The Good: Batman/Elmer Fudd #1 subverts your expectation coming into the issue by giving you a story that fits into the present version of Batman’s Gotham City. At the same time, Tom King never loses sight of who the Looney Tunes characters are, particularly Elmer Fudd, and uses classic characteristics to develop the characters to fit the world they are in. In doing so King and Lee Weeks deliver a story that knocks it out of the park with his story.

When DC Comics nails the crossovers with other universes it’s been because they are able to get a creative team that tells a story in a way that makes sense for both universes. The best example of that was the recent Batman/Teenage Mutant Ninja Turtles crossover as we see the dark, gritty versions of both universes so that neither set of characters feel out of place. That is a similar approach that King goes with for Batman/Elmer Fudd #1 takes as he makes sure that neither character looks out of place when they interact with one another.

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Telling the story through Elmer Fudd’s perspective was a fantastic choice for this story. Through Elmer Fudd’s eyes we are able to see how all the Looney Tunes characters are integrated as citizens of Gotham City. The opening scene at Porky’s is a great showcase of how Lee Weeks was able to set an atmosphere for King’s story. The little details such as Bug’s buck teeth or Porky’s round design help make seeing all these cartoon characters tweaked to look human fit into the gritty Gotham City setting.

It was particularly interesting to see how King carried over Elmer Fudd’s antagonistic relationship with Bugs Bunny over into this issue. Though the main conflict was with Batman, the best part of this issue was when Elmer got to interact with the human Bugs. Their interaction hit all the iconic notes of their classic battles in the cartoons. And while Elmer is the main character of the story King does a good job of having Bugs get one over on Elmer with how he tricked him to go after Batman. It furthered how this version of Bugs is not a good or bad guy, rather he is just someone trying to stay alive long enough to have his fun.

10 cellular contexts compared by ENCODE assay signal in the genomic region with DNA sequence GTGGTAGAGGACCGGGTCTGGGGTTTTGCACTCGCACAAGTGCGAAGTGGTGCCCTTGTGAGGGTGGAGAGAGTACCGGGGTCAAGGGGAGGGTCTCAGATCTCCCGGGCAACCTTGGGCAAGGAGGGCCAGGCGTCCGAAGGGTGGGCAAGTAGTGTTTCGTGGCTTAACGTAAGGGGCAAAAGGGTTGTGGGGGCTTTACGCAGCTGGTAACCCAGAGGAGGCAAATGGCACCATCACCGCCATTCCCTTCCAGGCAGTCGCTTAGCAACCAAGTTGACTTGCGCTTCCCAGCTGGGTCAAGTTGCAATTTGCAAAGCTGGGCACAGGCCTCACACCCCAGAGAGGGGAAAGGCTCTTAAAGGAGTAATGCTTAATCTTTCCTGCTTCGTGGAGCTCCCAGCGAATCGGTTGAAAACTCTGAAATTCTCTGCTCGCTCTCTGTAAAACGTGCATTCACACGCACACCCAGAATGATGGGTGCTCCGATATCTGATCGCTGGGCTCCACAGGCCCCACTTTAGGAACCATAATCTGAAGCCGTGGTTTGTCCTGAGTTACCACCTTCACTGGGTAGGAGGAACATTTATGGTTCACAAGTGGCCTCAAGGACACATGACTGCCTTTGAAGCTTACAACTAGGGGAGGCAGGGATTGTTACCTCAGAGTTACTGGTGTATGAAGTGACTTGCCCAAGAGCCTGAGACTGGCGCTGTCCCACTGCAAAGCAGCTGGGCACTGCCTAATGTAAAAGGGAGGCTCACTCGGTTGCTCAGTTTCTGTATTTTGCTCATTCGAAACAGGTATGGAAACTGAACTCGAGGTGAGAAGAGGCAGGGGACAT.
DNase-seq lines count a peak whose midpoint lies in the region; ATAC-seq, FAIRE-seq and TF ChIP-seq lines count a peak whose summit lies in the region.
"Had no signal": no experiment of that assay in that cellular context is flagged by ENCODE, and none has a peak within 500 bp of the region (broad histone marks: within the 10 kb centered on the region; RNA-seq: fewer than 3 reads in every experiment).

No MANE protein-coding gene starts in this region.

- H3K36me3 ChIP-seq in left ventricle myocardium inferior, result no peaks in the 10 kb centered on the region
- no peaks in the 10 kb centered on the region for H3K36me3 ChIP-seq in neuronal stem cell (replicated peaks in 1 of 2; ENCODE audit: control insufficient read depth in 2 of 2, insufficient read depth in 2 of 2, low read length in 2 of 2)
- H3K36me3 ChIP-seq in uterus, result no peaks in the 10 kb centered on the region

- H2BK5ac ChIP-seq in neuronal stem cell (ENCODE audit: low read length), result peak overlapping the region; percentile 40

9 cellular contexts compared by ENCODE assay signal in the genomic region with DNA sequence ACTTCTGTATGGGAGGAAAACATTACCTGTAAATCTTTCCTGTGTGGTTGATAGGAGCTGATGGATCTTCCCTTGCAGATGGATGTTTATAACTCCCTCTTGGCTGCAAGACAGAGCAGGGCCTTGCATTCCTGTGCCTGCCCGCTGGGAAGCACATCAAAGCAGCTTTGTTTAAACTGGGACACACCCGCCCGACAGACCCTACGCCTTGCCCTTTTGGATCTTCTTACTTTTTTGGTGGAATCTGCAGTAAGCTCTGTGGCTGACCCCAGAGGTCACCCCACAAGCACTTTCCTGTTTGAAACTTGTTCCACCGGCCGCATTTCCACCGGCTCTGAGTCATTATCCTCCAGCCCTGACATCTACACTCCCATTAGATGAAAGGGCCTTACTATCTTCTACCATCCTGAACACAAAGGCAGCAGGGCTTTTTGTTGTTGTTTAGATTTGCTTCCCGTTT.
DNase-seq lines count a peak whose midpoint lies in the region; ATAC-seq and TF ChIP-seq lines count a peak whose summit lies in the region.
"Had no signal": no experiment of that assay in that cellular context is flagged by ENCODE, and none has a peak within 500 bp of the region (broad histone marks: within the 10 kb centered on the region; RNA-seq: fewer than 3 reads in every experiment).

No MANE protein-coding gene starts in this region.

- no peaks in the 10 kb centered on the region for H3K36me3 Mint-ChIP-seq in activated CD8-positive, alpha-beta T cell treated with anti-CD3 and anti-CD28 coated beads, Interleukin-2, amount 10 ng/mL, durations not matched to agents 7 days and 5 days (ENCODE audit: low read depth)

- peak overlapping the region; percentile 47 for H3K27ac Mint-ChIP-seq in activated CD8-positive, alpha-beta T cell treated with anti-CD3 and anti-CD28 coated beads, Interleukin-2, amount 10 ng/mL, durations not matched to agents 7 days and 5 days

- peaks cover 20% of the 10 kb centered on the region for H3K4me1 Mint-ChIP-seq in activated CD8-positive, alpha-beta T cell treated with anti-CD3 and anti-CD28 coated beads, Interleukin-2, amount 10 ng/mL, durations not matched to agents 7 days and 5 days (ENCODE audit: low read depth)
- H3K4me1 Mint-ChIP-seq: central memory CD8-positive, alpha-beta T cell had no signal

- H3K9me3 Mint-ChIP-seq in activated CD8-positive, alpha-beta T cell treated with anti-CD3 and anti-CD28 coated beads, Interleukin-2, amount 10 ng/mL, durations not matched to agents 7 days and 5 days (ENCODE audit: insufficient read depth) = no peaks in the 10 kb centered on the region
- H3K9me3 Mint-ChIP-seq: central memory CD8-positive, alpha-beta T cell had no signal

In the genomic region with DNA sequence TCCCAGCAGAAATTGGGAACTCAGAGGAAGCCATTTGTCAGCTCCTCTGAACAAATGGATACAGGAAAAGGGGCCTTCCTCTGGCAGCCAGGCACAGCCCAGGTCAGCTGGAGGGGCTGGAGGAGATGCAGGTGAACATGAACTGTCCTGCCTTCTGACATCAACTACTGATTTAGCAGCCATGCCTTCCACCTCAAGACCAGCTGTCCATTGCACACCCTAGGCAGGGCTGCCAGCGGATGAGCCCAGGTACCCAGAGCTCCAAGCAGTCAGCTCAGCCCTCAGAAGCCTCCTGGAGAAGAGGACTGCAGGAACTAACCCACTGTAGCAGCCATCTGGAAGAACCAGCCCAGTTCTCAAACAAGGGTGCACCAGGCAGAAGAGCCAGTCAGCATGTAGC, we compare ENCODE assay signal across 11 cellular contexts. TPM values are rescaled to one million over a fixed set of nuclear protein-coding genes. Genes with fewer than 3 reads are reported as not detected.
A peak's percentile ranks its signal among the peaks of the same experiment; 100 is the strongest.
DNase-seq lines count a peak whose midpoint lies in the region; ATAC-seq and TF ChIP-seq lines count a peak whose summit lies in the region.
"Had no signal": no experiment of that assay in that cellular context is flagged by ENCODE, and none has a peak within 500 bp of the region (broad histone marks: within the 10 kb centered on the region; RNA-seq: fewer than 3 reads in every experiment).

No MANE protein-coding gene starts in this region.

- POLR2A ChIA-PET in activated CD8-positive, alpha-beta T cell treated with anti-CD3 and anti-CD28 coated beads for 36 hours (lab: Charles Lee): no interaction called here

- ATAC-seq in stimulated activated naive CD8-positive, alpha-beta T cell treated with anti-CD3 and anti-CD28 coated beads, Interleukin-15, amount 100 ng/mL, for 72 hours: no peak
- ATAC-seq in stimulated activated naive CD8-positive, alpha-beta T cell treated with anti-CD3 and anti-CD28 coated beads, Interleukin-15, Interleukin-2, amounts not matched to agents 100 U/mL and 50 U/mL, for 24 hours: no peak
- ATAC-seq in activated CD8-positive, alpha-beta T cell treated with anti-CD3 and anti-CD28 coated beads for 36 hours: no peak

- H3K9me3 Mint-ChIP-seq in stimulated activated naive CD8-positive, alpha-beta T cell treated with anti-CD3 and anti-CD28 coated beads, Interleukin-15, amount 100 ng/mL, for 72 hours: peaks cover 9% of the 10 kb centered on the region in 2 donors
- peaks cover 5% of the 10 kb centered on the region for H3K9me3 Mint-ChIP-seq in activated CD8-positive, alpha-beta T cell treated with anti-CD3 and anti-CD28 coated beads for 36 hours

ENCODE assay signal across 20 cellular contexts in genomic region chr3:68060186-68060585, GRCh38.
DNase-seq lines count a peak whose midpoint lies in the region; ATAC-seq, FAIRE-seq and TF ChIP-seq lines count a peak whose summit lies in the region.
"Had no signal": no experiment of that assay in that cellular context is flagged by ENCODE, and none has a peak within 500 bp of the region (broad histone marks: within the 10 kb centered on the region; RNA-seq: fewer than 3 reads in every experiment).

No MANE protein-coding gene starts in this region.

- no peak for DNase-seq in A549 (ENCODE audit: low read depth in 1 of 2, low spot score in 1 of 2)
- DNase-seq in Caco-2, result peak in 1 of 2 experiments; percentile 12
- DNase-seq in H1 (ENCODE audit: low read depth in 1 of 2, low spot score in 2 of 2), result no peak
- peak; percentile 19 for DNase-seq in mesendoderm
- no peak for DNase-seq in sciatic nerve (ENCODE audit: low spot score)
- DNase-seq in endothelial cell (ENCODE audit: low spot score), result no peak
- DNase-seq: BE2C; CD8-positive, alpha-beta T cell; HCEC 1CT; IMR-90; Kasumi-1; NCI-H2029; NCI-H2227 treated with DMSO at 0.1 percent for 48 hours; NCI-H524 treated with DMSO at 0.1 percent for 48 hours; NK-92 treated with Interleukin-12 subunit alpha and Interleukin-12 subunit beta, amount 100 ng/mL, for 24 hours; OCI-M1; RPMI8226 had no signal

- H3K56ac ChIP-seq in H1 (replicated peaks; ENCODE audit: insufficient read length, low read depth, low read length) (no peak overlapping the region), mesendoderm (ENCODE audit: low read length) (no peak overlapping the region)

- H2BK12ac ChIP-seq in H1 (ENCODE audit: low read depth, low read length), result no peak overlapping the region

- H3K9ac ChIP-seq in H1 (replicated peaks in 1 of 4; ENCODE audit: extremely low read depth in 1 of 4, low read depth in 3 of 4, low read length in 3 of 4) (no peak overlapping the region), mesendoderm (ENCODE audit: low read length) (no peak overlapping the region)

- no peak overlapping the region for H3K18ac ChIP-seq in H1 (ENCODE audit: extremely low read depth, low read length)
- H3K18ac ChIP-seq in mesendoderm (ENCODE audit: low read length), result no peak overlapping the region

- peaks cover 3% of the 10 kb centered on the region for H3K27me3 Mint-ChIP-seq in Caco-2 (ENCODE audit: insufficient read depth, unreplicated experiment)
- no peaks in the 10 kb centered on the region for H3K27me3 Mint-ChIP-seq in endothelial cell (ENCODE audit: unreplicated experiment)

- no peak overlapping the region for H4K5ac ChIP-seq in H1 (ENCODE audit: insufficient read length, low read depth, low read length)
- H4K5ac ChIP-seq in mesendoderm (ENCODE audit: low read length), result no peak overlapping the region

While it could’ve been annoying, King handled Elmer Fudd’s iconic lisp very well. It added to how the character talks in the cartoons and helped further establish this as being Elmer’s story rather than Batman or Bugs. It also gave his side of the story much more character as he is not just some regular silent assassin.

That said, it was incredible to see how King turned Elmer into an almost Punisher-like hitman. It was a side of Elmer’s character that we have never seen, especially with how Bugs and Daffy always make him look like a fool. Seeing this badass version of Elmer go toe-to-toe with Batman was fantastic. Keeping the fight silent until they came to a standstill elevated the fight to be much more badass.

Silver St. Cloud being the driving force behind the fight between Elmer and Batman was a nice use of a forgotten character. The mystery of her death added to the tension between Elmer and Batman. Having the conflict end with Silver revealing that she left both Elmer and Bruce for similar reason was a great character moment for Silver. With how King wrote the character it would be great to see what else he can do with Silver in the core Batman series.

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As previously mention, Weeks did a fantastic job creating a tense atmosphere and designing the Looney Toons characters in a way that they fit into Batman’s Gotham City. His human design for Bugs Bunny captured the slimy nature of this version of the character while maintaining key characteristics from the cartoons. The fight between Elmer and Batman was particularly a standout from Weeks as he nailed what an all out brawl between two would be if they existed in the same gritty world.

The Bad: The back-up story for Batman/Elmer Fudd #1 was completely unnecessary. With how excellent the main story was the back-up came off as tacked on to make the extra page count to get to the $4.99 price point. The story would’ve been more at home with the DC/Looney Toons 100-Page Special than this issue that really didn’t need it.

Overall: Batman/Elmer Fudd #1 is a perfectly paced comic book that every DC Comics fan should purchase and read right away. Everything from the character development to the action worked incredibly. Tom King and Lee Weeks did an excellent job bringing Elmer Fudd and the rest of the Looney Toons to life and integrating them into Batman’s world.